Page:Dictionary of National Biography volume 09.djvu/427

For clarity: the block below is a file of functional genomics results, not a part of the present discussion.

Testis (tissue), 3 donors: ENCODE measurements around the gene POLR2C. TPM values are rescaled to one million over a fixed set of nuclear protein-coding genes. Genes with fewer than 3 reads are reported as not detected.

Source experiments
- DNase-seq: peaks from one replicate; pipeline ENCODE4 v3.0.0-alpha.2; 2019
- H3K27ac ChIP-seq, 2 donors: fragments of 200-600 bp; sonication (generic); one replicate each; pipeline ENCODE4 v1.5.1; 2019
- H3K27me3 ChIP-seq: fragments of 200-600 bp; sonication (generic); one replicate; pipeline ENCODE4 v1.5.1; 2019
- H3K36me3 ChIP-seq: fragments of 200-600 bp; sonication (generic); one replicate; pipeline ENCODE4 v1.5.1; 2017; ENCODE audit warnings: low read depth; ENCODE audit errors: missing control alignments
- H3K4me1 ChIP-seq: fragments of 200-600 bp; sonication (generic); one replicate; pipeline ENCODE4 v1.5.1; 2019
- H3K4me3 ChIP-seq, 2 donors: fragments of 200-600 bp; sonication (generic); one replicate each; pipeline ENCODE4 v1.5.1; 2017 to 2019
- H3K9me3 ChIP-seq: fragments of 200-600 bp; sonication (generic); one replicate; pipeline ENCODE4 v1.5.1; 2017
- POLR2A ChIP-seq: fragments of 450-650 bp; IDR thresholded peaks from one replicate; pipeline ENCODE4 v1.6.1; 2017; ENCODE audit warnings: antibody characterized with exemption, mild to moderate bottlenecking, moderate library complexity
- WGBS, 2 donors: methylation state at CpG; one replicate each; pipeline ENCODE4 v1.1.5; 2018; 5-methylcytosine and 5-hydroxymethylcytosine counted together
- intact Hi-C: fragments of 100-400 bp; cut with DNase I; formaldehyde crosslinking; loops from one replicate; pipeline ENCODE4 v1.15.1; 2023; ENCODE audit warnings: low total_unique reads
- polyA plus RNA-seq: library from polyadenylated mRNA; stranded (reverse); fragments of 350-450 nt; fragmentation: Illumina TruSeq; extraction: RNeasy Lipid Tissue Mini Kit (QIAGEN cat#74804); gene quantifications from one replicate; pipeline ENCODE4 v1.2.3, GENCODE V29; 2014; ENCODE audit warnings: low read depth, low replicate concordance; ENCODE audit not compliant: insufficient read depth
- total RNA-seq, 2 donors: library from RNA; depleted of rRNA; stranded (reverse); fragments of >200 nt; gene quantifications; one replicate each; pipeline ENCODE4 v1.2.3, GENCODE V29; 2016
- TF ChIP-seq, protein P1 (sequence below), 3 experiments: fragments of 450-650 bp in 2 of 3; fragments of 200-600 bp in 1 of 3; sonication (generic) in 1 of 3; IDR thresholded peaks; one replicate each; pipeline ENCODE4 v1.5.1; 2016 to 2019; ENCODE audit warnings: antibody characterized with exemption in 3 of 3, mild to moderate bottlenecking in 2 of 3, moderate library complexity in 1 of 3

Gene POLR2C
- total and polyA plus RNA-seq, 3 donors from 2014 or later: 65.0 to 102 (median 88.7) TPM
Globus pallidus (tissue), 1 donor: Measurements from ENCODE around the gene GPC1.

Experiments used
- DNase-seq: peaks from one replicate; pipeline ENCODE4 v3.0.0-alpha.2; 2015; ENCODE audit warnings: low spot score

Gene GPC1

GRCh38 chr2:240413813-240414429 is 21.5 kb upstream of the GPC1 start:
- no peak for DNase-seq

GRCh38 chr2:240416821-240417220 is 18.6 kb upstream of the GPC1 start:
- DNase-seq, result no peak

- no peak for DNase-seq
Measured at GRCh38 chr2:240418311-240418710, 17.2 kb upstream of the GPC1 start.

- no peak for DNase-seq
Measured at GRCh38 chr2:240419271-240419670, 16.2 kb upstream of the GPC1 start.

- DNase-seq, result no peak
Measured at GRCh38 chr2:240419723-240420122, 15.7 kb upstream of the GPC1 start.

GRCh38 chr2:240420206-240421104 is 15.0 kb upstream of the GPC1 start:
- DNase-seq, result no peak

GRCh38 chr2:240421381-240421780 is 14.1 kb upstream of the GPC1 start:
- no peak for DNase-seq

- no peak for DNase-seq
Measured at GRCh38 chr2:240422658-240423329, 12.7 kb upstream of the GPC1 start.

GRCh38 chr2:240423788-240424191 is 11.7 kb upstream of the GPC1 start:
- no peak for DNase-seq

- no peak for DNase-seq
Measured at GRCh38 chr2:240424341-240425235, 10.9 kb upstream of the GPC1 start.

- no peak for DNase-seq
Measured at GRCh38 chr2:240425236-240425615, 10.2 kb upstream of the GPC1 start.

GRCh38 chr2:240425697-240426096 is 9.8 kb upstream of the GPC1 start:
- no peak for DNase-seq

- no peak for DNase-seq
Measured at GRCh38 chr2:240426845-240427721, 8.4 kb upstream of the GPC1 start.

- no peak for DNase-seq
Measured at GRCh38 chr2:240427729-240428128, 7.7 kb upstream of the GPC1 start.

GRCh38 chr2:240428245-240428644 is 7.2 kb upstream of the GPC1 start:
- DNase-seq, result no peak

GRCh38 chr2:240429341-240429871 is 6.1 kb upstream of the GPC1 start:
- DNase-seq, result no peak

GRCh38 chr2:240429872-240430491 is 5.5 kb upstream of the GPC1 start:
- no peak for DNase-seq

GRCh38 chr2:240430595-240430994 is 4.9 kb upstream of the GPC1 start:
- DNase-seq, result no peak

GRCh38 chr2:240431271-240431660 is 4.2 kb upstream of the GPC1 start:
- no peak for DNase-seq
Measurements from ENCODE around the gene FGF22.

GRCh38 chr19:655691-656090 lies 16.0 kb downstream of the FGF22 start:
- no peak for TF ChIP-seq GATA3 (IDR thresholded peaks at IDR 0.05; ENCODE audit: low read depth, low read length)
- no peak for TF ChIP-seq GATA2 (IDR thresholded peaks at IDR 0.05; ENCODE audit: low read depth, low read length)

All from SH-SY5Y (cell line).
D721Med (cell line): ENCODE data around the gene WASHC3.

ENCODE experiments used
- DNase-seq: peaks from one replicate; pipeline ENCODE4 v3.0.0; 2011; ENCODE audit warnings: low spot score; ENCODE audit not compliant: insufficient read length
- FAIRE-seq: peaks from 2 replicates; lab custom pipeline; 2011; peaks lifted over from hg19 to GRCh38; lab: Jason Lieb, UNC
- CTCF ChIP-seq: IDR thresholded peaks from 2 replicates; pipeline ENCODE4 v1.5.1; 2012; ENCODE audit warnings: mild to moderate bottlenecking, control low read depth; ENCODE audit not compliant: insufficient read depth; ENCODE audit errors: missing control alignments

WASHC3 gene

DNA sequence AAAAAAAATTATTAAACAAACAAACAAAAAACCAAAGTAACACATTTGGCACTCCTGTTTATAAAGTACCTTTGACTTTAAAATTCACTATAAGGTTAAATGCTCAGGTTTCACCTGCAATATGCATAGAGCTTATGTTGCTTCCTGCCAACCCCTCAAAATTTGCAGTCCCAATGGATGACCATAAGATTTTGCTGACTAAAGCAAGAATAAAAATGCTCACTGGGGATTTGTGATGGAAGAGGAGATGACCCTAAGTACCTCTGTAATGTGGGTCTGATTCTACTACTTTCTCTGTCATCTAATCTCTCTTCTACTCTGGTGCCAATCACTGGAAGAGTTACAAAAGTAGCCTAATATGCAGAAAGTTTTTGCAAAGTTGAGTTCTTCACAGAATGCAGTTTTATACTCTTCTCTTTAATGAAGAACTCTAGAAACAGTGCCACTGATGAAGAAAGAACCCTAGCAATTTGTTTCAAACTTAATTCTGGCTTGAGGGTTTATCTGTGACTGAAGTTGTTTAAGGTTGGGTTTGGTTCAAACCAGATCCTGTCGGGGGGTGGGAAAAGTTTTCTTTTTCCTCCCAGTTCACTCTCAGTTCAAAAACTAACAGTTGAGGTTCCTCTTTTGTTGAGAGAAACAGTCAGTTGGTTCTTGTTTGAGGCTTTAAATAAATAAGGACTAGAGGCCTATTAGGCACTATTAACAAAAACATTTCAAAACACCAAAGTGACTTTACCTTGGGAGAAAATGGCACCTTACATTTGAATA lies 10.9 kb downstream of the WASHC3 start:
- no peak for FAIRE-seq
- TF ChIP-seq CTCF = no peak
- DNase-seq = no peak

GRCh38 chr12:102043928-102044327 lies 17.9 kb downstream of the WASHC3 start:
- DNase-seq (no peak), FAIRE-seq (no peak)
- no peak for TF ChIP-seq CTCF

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about 1706, according to the same authority, the part of Alexander the Great in the tragedy of that name, or, more probably, in the ‘Rival Queens, or the Death of Alexander the Great’ of Lee, she captivated Mr. Joseph Centlivre, principal cook to Queen Anne and George I, whom she married, and with whom she lived till her death. This took place on 1 Dec. 1723 in Buckingham Court, Spring Gardens, where, according to the rate-books of St. Martin's-in-the-Fields, her husband resided between 1712 and 1724. Pope, in ‘An Account of the Condition of E. Curll,’ calls her ‘the cook's wife in Buckingham Court.’ She is usually stated to be buried close at hand, in the parish church of St. Martin's-in-the-Fields; but Mr. Peter Cunningham discovered in the burial register of St. Paul's, Covent Garden, the entry: ‘4 Dec. 1723, Susanna, wife of Joseph Centlivre, from St. Martin-in-the-Fields’ (Gent. Mag. 1850, pt. ii. p. 368). No record of her acting in London is preserved, and it is supposed that her histrionic efforts were confined to the country. In spite, accordingly, of the romantic stories associated with her name, her life, like that of most of her contemporaries, is practically the history of her works and her literary friendships. She enjoyed a certain amount of intimacy with Rowe, Farquhar, Steele, and other dramatists, some of whom wrote prologues for her plays, and with Budgell, Dr. Sewell, Nicholas Amhurst, &c., with all of whom she corresponded. Of her plays, nineteen in number, fifteen were acted, generally with success. The list is as follows: 1. ‘The Perjur'd Husband, or the Adventures of Venice,’ tragedy, 4to, 1700, acted the same year at Drury Lane. 2. ‘Love at a Venture,’ comedy, 4to, 1706, refused at Drury Lane, and acted by the Duke of Grafton's servants at the New Theatre, Bath. It is taken from ‘Le Galant Double’ of Thomas Corneille. Cibber, by whom the play was refused, is accused of incorporating it into his ‘Double Gallant.’ 3. ‘The Beau's Duel, or a Soldier for the Ladies,’ comedy, 4to, 1702, acted at Lincoln's Inn Fields 21 Oct. 1702, taken in part from Jasper Mayne's ‘City Match.’ 4. ‘The Stolen Heiress, or the Salamanca Doctor outplotted,’ comedy, 4to, no date (1703), acted at Lincoln's Inn Fields 31 Dec. 1702, and taken from ‘The Heir’ by Thomas May. 5. ‘Love's Contrivance, or Le Médecin malgré lui,’ comedy, 4to, 1703, acted at Drury Lane on 4 June 1703, and taken from the comedy of Molière of the same name, and from ‘Le Mariage forcé;’ this play is signed R. M. in the dedication to the Earl of Dorset. 6. ‘The Gamester,’ comedy, 4to, 1705 and 1708, acted at Lincoln's Inn Fields, not for the first time, 22 Feb. 1705. In the ‘Biographia Dramatica’ the play is said to be borrowed from ‘Le Dissipateur.’ This is impossible. ‘Le Dissipateur’ of Destouches, acted in 1753, was in part taken from Mrs. Centlivre, whose ‘Gamester’ is an adaptation of ‘Le Joueur’ of Regnard, played 1696. 7. ‘The Basset Table,’ comedy, 4to, 1706, acted at Drury Lane 20 Nov. 1705. 8. ‘The Platonick Lady,’ comedy, 4to, 1707, acted at the Haymarket 25 Nov. 1706. 9. ‘The Busy Body,’ comedy, 4to, 1709, acted at Drury Lane 12 May 1709. This play, one of the most successful of its author, first introducing the character of Marplot, was so coldly regarded by the actors, that Wilks is said to have thrown down his part of Sir George Airy, and to have been with difficulty induced to resume it. A portion of the plot is taken from ‘The Devil is an Ass’ of Ben Jonson. 10. ‘The Man's bewitched, or the Devil to do about her,’ comedy, 4to, no date (1710), acted at the Haymarket 12 Dec. 1709. This clever farce is said, without much justification, to be indebted to ‘Le Deuil’ of Hauteroche, which name is in the ‘Biographia Dramatica’ erroneously supposed to be a pseudonym of Thomas Corneille. 11. ‘A Bickerstaff's Burial, or Work for the Upholders,’ farce, 4to, no date, acted at Drury Lane 27 March 1710, afterwards revived at Drury Lane 5 May 1715 as the ‘Custom of the Country.’ This play is said to be founded on one of Sinbad's voyages in the ‘Arabian Nights.’ The publication of ‘Les Mille et une Nuits’ by Galland, 1704–1717, had very recently commenced, and this source seems doubtful. A curious coincidence, hitherto unnoticed, is that ‘Le Naufrage ou la Pompe funèbre de Crispin’ of Lafont, produced in Paris on Saturday, 14 June 1710, is all but identical with the work of Mrs. Centlivre, who, however, is at least earlier in date. Parfaic frères, the historians of the French stage, suggest an origin for the plot earlier than the ‘Arabian Nights.’ 12. ‘Marplot, or the Second Part of the Busy Body,’ comedy, 4to, 1711, Drury Lane 30 Dec. 1710, afterwards altered by Henry Woodward and called ‘Marplot in Lisbon.’ 13. ‘The Perplex'd Lovers,’ comedy, 4to, 1712, Drury Lane 19 Jan. 1712, from the Spanish. 14. ‘The Wonder! A Woman keeps a Secret,’ comedy, 12mo, 1714, acted at Drury Lane 27 April 1714, and owing something to ‘The Wrangling Lovers’ of Ravenscroft. 15. ‘A Gotham Election,’ farce, 12mo, 1715, never acted, a dramatic satire on the tories, dedicated to Secretary Craggs, who sent the author by Mrs. Bracegirdle twenty guineas. A second edition of this, 12mo, 1737, is called the ‘Humours of Elections.’